James Willis asks Kate FitzGibbon about how Jordan’s request—which she views as excessively broad—can be narrowed.  Ms. FitzGibbon indicates the best way to narrow the request is to follow the Cultural Property Implementation Act (“CPIA”) and not impose import restrictions on repetitive objects that are not of cultural significance or trinkets.  FitzGibbon understands concerns about ruined archaeological sites, but Congress drew lines that need to be followed.  She understands the impetus to “do something,” but above all else CPAC should follow the law.  Mr. Willis asks about fossils.  Ms. FitzGibbon indicates that fact that Chile treats them as archaeological objects does not mean the U.S. statute does.  Ms. FitzGibbon believes the CPIA does not apply to paleontological objects like fossils. 

Dr. Sabloff allows Dr. Evans to speak even though she submitted her comments late after the comment period closed.  She reads her letter supporting import restrictions on coins.  She maintains that Nabataean coins are local issues primarily found in Jordan.  She indicates that illegal metal detectors are in use in Jordan.  She mentions that 400 coins were stolen from a Jordanian museum and fakes put in their place.  She maintains that import restrictions are necessary to protect Jordanian coins from looters. 

Dorit Straus asks Peter Tompa about how dealers police themselves and about provenance issues related to coins.  Peter Tompa states that the major trade associations ask their dealer members to comply with the law of every country in which they do business.  As for provenance, Tompa indicates that provenance information is normally not kept for low value coins like those from Jordan.  Provenance is being increasingly transmitted for higher value coins that have previously appeared at auction.  He notes that most people have antiques in their house that also lack a solid provenance.  It is simply not a legal requirement in the US or Europe and presumably is not a requirement for collectors in Jordan either.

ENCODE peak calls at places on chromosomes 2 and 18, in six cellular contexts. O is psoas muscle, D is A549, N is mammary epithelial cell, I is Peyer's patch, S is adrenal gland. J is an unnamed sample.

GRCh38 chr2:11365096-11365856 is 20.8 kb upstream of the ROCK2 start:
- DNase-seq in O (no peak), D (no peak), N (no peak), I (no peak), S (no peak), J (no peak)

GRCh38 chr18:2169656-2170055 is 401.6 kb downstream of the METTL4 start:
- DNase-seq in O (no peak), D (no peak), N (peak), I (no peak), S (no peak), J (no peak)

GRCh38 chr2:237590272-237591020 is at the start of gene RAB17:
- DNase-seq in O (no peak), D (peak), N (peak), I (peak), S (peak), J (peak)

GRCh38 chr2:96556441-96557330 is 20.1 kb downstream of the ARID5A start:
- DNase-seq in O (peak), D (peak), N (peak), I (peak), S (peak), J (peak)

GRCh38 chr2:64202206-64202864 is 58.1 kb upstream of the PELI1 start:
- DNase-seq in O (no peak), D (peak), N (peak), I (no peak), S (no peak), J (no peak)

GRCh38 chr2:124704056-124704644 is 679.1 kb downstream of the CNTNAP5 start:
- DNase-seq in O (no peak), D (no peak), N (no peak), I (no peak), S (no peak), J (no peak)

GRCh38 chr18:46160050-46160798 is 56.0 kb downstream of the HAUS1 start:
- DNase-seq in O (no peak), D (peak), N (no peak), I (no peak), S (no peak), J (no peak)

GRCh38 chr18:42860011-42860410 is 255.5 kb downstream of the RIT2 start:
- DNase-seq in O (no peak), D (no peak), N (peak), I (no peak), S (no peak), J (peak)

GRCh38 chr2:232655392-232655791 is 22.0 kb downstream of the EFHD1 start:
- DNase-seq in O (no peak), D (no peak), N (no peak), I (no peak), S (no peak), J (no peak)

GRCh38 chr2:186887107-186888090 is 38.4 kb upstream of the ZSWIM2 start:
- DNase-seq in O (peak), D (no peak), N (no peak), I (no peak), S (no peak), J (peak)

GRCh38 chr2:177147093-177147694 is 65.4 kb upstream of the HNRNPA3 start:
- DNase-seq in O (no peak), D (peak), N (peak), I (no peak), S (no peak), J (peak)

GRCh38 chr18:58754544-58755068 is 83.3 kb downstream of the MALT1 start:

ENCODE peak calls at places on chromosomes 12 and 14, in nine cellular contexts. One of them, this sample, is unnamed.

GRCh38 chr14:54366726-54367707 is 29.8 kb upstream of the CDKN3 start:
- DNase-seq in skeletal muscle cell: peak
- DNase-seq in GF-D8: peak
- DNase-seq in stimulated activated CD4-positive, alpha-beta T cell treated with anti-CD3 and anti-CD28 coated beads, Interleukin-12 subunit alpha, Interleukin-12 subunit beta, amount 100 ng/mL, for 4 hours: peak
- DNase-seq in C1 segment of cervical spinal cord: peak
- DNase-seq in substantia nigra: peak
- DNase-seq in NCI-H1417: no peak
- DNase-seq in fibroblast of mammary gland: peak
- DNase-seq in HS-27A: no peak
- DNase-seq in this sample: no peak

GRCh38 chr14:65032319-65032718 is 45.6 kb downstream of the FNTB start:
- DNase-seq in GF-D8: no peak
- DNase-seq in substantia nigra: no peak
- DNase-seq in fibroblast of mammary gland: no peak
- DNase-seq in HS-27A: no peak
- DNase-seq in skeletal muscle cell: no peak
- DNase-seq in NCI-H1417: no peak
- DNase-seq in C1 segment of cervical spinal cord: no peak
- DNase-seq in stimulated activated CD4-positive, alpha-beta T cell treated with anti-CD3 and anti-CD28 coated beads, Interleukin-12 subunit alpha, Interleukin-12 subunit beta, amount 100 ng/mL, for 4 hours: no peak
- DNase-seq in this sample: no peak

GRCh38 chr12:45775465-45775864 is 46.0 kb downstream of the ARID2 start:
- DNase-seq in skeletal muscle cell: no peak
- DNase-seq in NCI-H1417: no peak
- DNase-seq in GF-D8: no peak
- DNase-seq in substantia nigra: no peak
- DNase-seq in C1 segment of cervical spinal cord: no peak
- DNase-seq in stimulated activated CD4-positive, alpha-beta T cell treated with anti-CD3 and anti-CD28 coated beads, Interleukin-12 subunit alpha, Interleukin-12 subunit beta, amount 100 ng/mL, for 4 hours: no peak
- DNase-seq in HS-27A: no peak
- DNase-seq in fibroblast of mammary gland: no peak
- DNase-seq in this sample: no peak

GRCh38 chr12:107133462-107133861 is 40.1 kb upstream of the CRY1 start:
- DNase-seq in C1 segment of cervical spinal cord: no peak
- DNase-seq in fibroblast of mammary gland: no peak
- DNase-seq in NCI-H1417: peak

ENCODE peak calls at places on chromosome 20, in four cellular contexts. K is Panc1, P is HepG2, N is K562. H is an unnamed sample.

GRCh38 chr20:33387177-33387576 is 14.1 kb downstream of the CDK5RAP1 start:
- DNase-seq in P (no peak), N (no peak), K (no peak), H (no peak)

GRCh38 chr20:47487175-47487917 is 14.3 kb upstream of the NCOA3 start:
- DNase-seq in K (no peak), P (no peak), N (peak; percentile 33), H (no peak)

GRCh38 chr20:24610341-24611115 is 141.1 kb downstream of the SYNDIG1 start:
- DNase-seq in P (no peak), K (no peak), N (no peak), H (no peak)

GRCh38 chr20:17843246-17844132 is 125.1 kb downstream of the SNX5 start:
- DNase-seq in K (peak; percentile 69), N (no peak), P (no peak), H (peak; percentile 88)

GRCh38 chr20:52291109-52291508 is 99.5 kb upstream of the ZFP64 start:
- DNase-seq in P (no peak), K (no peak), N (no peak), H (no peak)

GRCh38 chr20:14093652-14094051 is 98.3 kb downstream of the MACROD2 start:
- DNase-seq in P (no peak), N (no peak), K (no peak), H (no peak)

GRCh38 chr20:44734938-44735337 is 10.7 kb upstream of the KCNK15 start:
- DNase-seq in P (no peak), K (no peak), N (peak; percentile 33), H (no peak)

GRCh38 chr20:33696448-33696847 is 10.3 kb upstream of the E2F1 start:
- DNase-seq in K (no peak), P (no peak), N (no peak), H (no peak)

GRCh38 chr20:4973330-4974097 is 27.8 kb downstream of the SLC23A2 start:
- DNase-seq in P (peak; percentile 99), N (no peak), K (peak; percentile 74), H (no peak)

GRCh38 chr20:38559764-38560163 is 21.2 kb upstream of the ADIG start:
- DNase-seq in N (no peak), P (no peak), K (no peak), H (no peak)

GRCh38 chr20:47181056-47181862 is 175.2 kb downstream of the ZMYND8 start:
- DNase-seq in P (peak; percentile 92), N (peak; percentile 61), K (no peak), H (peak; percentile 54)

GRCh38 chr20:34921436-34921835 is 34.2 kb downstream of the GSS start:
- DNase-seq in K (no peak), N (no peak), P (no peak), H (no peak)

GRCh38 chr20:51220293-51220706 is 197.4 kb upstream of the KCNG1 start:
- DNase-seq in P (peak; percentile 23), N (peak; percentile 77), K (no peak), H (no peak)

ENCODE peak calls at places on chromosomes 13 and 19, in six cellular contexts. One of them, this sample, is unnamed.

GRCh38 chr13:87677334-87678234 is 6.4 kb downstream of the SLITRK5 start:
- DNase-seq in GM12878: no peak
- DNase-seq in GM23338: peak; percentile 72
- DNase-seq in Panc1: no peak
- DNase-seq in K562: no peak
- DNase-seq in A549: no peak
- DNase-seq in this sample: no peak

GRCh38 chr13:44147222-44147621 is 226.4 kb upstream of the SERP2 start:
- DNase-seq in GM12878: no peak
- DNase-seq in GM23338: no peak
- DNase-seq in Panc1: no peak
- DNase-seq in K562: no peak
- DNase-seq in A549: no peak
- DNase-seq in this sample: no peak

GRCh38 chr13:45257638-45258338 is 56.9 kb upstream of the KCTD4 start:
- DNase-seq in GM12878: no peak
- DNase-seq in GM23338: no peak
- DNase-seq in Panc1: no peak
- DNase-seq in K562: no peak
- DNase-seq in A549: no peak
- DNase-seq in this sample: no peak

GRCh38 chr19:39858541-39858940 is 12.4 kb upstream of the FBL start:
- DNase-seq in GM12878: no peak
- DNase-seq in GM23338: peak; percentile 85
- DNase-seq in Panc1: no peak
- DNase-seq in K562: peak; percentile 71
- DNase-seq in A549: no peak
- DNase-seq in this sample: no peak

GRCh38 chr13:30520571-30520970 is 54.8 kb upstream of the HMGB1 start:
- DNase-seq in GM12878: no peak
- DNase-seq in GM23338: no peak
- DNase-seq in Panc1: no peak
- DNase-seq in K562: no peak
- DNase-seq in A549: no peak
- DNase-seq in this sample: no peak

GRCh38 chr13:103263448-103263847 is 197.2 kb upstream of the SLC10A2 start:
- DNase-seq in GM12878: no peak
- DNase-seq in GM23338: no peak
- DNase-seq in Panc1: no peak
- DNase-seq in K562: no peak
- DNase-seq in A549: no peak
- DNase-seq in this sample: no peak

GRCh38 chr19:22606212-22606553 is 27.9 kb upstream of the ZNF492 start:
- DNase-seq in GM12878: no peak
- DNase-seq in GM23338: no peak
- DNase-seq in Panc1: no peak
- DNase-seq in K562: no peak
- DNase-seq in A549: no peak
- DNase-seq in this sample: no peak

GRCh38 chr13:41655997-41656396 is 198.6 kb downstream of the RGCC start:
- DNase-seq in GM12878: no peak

Dr. Sabloff asks Tompa about the annual coin show that takes place in Amman, Jordan.  He indicates that he cannot add more to the article cited in his papers.

Dr. Sabloff asks Tompa to give his statement.  Tompa focuses on two issues.  First, one cannot assume that coins that circulated within Jordan were actually found there.  There is no question about this for coins struck by Greek, Roman, Byzantine and Islamic empires struck elsewhere.  Nabatean and coins of the Decapolis should be considered “regional issues” rather than “local” ones as maintained by Doctors Elkins and Evans.  The Nabatean kingdom encompassed parts of what are now Jordan, Israel, Palestine, Syria, Saudi Arabia and Egypt.  Nabatean coins are found in all these countries.  The same should be the case for later Roman provincial coins because Decapolis cities were not only in Jordan but in Syria and Israel as well.  This is significant because Customs conflates where a coin is made with where it is found.  There either should be no import restrictions on coins or any restrictions should be explicitly limited to coins illicitly removed from Jordan after the effective date of regulations.  Customs currently misapplies import restrictions as embargos on all coins of a given type imported after the effective date of restrictions.  In contrast, the CPIA only allows prospective import restrictions on objects illicitly exported from a country like Jordan after the effective date of the governing regulations.  Tompa also notes that ancient coins are openly sold at an Amman coin fair and at the Petra archaeological site.  These sales argue either for no import restrictions on coins or at least that Jordan issue exports for coins sold at these venues.  This would allow for the lawful export of such coins as well as stimulate the local economy and encourage tourism.